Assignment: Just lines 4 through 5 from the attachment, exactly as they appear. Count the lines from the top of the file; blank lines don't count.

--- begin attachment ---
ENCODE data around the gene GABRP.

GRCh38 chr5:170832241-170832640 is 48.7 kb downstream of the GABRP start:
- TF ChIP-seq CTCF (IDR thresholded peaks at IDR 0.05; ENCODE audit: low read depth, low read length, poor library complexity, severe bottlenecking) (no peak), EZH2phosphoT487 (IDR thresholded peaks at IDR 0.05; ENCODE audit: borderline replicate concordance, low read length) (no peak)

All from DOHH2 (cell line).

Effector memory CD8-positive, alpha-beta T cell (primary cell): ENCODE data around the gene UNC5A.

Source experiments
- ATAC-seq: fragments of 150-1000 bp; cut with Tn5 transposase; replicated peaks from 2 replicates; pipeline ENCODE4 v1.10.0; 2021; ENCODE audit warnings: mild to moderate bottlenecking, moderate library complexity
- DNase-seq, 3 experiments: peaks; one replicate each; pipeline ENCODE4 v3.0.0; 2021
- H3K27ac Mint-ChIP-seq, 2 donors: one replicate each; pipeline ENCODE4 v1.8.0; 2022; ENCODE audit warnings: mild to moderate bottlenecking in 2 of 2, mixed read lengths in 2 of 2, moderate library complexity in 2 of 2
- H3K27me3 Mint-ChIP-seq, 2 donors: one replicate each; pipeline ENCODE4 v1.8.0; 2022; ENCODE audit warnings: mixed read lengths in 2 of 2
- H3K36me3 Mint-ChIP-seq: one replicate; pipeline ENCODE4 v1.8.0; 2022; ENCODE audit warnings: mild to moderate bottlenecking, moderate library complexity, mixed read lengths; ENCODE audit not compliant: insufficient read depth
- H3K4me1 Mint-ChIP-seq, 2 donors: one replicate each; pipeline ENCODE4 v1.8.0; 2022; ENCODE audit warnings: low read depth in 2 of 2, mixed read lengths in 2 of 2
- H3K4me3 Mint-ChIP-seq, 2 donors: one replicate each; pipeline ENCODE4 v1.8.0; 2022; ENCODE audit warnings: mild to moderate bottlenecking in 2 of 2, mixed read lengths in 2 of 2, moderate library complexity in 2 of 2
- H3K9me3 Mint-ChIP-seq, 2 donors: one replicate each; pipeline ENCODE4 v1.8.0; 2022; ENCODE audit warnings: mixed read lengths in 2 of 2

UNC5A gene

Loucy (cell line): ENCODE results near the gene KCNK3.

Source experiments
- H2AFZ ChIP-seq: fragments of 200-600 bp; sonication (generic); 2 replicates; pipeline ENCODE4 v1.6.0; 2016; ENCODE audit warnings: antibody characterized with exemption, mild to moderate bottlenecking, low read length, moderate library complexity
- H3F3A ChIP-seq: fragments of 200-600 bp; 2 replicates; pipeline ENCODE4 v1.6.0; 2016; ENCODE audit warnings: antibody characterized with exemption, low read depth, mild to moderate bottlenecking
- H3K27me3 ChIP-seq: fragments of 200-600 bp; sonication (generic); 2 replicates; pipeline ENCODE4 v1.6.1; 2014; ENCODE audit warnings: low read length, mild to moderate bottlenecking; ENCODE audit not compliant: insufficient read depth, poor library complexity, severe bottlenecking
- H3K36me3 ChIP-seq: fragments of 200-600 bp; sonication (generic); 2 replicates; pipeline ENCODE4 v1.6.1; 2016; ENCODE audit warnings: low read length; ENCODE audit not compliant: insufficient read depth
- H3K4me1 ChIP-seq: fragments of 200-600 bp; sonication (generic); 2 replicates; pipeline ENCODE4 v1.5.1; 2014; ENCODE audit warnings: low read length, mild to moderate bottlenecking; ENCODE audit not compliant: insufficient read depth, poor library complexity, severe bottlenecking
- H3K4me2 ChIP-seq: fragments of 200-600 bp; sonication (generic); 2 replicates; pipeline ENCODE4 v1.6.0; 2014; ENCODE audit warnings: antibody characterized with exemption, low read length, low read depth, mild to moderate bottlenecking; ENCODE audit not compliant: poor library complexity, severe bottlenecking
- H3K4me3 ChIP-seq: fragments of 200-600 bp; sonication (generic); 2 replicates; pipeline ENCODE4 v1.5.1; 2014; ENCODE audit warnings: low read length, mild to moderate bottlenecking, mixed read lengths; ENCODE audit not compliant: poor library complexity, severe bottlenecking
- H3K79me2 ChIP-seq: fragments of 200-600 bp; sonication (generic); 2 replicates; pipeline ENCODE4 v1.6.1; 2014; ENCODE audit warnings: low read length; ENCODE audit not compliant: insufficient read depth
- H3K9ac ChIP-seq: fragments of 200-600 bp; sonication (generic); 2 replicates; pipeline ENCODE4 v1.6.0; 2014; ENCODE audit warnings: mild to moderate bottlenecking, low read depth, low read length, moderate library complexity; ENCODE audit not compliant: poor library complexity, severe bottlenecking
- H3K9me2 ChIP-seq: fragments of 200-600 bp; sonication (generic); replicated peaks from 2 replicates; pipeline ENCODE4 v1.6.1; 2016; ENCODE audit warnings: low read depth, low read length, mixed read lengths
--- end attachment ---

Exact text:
All from DOHH2 (cell line).

Effector memory CD8-positive, alpha-beta T cell (primary cell): ENCODE data around the gene UNC5A.